Fourth, make a call to your local pro for a “check-up” on your strokes. Without a coach’s watchful eye, bad habits can develop, robbing you of power and/or control, and exposing you to injury. After your overhaul, make regular appointments to check your progress.

Finally, work on your attitude. Don’t get caught up in the politics and personalities of the game. Relish the competition, and try to improve something every time you go out. Sure, it hurts to lose, but think of all the less pleasurable things you could be doing at the time. Feel better for having played today, rather than stressed out.

Sometimes, one person can help you with all these things. If you live or play in my area, please feel free to contact me and arrange to have your game and equipment examined. Whatever you decide to do, and whomever you decide to do it with, please do it soon.

My name is Matt Steverson, USRSA Master Racquet Technician and USPTA Certified tennis professional at Sylvan Lake Park in Sanford, Florida, part of the Seminole County Parks and Recreation Department.
This blog is designed to be a venue for my opinions, rants and miscellaneous ramblings regarding the world of tennis
I’ve been a tennis player since 1973, and was one of the players to start the program at NAIA powerhouse Auburn-Montgomery.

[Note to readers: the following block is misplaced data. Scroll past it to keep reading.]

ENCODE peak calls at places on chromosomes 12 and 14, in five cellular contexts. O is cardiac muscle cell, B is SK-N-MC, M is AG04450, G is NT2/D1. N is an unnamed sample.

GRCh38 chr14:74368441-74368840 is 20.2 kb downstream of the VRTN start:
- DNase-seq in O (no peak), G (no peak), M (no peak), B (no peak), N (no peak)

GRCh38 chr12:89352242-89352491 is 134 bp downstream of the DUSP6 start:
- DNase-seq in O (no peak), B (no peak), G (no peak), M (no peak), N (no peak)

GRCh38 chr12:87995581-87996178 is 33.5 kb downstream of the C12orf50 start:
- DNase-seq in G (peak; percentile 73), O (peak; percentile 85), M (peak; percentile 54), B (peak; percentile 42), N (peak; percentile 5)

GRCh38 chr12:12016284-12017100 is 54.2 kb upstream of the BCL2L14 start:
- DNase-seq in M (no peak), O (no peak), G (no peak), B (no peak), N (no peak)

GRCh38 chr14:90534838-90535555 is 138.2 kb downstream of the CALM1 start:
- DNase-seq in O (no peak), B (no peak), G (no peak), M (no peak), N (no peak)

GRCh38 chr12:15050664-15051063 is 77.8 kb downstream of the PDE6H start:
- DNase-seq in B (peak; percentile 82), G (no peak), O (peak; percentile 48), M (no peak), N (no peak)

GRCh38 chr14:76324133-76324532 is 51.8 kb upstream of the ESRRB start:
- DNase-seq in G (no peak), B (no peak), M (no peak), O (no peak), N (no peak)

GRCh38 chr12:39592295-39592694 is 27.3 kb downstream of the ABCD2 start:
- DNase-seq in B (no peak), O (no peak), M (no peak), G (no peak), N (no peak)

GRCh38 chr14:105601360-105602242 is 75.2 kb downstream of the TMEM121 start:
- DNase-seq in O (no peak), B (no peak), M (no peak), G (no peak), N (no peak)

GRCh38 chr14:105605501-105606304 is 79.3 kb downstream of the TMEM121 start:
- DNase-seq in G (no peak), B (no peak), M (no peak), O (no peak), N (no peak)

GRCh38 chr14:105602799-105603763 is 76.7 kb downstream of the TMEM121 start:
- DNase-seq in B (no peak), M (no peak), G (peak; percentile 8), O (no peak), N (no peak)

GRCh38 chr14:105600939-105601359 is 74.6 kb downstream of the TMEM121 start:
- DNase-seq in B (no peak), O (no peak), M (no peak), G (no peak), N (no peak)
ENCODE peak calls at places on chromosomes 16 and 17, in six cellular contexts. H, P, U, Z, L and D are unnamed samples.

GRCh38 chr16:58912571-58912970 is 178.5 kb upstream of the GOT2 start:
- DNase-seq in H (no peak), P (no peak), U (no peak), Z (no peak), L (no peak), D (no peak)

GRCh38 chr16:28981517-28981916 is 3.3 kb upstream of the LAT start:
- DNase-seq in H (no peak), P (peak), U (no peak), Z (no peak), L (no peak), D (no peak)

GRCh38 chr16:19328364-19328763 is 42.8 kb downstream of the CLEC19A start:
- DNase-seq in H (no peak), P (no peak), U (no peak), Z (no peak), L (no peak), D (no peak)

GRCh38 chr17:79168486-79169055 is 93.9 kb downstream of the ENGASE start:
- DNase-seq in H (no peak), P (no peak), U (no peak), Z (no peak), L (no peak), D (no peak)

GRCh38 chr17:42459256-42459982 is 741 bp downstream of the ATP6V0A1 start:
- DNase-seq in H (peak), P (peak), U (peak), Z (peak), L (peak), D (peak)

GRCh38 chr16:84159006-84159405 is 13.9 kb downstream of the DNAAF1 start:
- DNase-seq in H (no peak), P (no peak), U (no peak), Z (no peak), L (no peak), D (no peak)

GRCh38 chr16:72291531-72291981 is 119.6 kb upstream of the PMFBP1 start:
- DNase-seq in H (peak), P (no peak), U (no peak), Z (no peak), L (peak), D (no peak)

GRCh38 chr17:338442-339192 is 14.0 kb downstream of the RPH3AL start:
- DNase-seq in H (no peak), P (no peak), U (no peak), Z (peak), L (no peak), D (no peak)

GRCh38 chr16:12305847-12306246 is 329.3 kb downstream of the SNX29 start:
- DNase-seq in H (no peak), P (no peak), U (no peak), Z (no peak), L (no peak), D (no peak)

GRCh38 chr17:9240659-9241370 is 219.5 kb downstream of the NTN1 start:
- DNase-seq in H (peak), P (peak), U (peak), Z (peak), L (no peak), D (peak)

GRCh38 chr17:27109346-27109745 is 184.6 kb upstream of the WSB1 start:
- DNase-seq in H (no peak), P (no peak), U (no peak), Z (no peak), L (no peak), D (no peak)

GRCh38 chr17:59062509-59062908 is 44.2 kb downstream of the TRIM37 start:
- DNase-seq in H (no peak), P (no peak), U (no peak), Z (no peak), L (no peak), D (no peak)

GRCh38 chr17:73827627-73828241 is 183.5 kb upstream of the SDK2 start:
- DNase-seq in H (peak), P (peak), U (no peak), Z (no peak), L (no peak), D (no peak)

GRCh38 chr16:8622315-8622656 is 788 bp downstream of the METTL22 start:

I’ve taught tennis, either full- or part-time, since 1978.
I was one of the first stringers to be certified by the United States Racquet Stringers Association (USRSA) in 1986, and now hold the USRSA’s highest level of certification, Master Racquet Technician (MRT).
I self-published the newsletter Racquetech (some of which was featured on the Tennis Warehouse website), which helped usher in detailed equipment analysis, and examined ultra-lightweight racquet technology for the April 1999 issue of Tennis magazine. I’ve strung racquets at many top high school and college tournaments, and have handled tournament stringing for many top professional players, in addition to countless local casual and tournament players.
OK, enough about me. Please check my postings often. And, please feel free to leave your comments. After all, tennis is not a one game played by just one person.
And please visit my website